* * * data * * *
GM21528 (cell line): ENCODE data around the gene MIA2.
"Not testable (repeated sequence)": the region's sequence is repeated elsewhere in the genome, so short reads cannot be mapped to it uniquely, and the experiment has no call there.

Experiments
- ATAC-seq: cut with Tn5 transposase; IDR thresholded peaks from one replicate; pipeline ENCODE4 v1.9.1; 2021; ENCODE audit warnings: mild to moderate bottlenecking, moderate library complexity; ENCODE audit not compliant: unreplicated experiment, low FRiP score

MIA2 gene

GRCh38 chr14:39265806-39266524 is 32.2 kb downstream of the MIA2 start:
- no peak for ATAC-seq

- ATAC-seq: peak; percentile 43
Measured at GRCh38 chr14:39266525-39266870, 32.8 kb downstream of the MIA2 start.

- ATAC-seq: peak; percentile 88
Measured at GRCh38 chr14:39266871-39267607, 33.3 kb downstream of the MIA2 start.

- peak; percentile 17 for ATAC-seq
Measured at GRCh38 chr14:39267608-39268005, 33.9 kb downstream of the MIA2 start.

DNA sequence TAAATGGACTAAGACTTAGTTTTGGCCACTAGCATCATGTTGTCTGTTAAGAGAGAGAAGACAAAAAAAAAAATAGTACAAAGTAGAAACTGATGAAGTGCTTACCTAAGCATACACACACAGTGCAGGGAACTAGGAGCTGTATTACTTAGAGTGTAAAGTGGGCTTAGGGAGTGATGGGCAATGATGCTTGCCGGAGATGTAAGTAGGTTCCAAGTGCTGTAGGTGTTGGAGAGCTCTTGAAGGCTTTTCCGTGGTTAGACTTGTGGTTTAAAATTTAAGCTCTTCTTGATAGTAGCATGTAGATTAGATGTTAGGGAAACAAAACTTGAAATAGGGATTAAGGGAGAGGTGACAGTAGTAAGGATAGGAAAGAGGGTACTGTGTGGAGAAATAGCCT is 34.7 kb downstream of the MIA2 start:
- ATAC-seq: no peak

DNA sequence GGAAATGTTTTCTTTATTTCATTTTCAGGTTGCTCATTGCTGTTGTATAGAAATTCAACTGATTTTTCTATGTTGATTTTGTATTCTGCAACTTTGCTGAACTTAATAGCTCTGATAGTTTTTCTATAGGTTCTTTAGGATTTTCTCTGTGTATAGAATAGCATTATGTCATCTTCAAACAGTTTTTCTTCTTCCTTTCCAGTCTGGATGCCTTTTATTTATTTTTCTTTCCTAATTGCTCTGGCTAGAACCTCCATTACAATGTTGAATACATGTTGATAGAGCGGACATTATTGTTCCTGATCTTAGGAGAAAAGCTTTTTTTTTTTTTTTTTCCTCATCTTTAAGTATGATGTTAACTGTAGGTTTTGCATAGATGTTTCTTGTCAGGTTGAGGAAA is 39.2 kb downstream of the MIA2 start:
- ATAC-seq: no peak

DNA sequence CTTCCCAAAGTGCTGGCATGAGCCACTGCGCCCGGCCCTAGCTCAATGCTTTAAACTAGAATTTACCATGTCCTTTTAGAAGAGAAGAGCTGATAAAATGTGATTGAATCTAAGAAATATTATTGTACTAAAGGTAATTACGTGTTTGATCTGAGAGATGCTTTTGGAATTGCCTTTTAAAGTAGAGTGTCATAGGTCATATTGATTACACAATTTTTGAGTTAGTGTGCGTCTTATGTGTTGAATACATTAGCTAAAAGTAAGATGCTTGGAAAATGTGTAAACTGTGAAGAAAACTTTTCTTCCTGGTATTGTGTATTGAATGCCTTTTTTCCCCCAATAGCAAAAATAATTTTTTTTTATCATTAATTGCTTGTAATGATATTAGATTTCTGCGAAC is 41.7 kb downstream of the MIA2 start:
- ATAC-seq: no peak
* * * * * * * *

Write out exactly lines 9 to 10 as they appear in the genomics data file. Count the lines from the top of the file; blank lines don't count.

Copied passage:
Measured at GRCh38 chr14:39266525-39266870, 32.8 kb downstream of the MIA2 start.

- ATAC-seq: peak; percentile 88